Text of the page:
The RCMP has developed an app to assess their workplaces-now they are concerned that the headquarters is under surveillance

The makers of the defunct Buffalo Tracks app (a Yelp of the RCMP squad) stated that they were concerned that the frank comments left on the app would be used against them by RCMP officials.

The app allows incumbents to post and browse comments about the lives of detachments across the country.

“View your previous posts frankly in a safe environment, and use aliases or your real name to share your experience for the next generation,” the app’s page says.

“Let’s face it, at least so that when the staff tells you that Fort McMurray might be more suitable, you know what you missed. Our goal is to help members decide where to go, or if you volunteer, What did you get yourself into.”

Members can use the app to rate the team’s physical condition, facilities, and morale. (Buffalo Orbital App)

Damon Atwood, the co-founder of the app, stated that members can leave a numerical score between 1 and 5 on the physical condition, amenities, and morale of the unit, as well as its assessment of the RCMP and the RCMP. The degree of care of the family. They can also leave more complete text comments and share photos.

Atwood stated that the creator of the app initially received approval from the force at the end of 2019 to launch Buffalo Tracks (the name is a tribute to the iconic RCMP logo). Members of the Royal Canadian Mounted Police need to obtain permission from the chain of command before engaging in secondary tasks. This is a policy designed to prevent conflicts of interest.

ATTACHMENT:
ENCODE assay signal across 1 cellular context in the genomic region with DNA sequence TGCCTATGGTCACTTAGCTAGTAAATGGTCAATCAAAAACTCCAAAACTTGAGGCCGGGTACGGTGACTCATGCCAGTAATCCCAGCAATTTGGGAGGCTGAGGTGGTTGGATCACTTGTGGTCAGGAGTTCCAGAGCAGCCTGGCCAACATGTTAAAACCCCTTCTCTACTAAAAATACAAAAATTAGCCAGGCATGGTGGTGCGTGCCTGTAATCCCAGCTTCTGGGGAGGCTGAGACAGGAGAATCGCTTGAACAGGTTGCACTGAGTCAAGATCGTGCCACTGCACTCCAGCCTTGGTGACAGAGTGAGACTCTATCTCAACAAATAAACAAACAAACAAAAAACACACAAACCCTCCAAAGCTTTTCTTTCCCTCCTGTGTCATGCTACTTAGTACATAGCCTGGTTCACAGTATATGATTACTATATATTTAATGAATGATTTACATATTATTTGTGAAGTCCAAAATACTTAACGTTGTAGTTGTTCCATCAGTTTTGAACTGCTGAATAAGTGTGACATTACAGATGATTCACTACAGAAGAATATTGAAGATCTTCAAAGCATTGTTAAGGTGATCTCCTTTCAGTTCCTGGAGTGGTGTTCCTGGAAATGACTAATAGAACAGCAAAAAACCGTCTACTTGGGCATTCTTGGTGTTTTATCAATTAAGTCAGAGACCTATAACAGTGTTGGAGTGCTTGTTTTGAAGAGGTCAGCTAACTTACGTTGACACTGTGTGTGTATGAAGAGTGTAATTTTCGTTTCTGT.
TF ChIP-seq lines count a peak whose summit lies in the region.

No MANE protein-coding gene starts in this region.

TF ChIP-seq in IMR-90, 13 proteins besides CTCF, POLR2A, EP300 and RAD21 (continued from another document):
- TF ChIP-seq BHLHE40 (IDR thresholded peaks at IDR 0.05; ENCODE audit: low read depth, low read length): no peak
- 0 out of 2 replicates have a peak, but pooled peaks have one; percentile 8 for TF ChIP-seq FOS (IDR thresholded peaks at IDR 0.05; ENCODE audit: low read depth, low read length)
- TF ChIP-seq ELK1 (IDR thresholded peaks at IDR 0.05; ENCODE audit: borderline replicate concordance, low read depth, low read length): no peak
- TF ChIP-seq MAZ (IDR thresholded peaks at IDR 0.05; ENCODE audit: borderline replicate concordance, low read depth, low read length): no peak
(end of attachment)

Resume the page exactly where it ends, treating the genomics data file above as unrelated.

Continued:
Atwood said the approval was cancelled in March this year.

“The result is that the continued operation of the application may lead to disciplinary action, so the application was forced to suspend operations,” he said.

Too frank?

He said that when the app was shut down, he and the team behind Buffalo Tracks were told that someone had copied information from the site without permission or consent.

“In the internal process related to the revocation of secondary employment permits, the Royal Canadian Mounted Police inadvertently disclosed this to us,” Atwood said.

The Buffalo Tracks team then sent a notice to users-seen by CBC News-warning them that they believed that an employee was instructed by the Office of Staff Management and Relations of the Royal Canadian Mounted Police without the consent of the app founder Reproduced the comments of the detachment below.

Atwood said they worry that users will be reprimanded by their superiors for being frank.

“In addition to general privacy interests, the main concern is to prevent any of our customers from being negatively affected by supervisors and/or managers for expressing their views on a particular location (if the reviews are negative, in most cases, members are very Happy to talk about the great positions they have held),” he wrote in an email.

“We have requested the return of our data and information related to the scope and use of the data breach. We are waiting for the commissioner’s notification on who will conduct the investigation.”

A RCMP spokesperson said that since the service does not support the application, it cannot comment on this.

“Furthermore, all RCMP employees who are employed continue to abide by the RCMP Code of Conduct, whether on or off work-this also applies to their personal behavior online,” Catherine Fortin in an email to CBC News Say.

In recent years, the Royal Canadian Mounted Police has faced scrutiny on employee morale and workplace culture-some call it A toxic culture that tolerates harassment and racism.

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